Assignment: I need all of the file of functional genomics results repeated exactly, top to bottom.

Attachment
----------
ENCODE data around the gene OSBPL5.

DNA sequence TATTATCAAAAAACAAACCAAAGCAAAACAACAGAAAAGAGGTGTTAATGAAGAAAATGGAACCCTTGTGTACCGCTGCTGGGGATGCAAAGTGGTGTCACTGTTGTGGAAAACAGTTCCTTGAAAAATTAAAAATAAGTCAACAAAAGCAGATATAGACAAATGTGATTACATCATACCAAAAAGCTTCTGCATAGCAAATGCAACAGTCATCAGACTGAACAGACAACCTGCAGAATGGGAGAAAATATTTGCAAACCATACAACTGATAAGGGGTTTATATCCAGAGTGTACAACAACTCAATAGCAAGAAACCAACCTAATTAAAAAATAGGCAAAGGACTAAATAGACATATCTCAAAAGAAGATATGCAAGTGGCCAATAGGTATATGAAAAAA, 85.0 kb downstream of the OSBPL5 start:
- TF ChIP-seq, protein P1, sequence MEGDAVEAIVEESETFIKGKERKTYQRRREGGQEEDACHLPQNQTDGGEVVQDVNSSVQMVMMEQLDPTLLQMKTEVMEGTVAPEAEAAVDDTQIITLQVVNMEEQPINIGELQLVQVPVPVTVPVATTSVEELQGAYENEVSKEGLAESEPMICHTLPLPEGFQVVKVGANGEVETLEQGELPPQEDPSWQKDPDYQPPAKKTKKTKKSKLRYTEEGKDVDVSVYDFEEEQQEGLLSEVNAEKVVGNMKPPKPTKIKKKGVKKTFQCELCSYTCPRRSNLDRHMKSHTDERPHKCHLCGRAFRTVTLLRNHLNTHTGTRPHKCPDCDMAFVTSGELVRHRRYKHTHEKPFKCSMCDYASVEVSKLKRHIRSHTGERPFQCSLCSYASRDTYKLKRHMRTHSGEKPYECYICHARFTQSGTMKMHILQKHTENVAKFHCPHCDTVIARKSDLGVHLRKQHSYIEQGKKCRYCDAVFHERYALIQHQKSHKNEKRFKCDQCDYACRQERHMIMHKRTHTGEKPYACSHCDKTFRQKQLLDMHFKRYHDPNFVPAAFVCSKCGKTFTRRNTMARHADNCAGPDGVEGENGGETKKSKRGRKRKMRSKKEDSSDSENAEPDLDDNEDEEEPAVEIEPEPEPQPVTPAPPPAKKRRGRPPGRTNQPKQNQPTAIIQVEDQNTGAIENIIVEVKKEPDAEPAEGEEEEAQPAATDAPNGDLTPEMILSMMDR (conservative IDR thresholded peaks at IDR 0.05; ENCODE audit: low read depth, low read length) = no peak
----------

ENCODE data around the gene OSBPL5.

DNA sequence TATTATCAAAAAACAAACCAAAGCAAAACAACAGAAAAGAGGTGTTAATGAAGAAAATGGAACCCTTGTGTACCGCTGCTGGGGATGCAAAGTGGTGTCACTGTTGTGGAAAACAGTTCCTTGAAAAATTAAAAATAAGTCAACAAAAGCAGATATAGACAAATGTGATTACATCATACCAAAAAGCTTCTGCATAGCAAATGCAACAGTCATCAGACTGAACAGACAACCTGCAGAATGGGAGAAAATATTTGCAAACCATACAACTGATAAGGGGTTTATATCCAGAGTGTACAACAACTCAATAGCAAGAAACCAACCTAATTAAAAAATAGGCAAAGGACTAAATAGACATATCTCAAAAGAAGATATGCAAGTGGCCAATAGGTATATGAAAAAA, 85.0 kb downstream of the OSBPL5 start:
- TF ChIP-seq, protein P1, sequence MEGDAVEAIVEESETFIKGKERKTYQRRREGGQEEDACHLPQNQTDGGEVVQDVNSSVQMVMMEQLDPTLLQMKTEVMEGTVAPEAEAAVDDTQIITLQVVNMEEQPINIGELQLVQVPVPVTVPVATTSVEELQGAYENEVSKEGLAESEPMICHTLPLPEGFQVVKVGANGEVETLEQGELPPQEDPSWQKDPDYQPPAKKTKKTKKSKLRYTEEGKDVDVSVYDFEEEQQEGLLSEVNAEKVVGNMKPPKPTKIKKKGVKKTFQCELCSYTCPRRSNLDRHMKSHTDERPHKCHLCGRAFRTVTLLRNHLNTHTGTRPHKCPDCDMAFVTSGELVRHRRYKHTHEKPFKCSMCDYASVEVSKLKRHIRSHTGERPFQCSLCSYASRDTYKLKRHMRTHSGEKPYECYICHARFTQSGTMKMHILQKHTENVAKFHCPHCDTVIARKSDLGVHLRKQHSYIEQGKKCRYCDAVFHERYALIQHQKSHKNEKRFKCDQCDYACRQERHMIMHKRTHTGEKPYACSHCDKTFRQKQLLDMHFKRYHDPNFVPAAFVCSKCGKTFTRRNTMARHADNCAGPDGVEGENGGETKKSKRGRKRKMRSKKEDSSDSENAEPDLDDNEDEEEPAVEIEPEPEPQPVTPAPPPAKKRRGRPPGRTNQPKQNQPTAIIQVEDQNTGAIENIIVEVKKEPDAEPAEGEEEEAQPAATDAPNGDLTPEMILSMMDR (conservative IDR thresholded peaks at IDR 0.05; ENCODE audit: low read depth, low read length) = no peak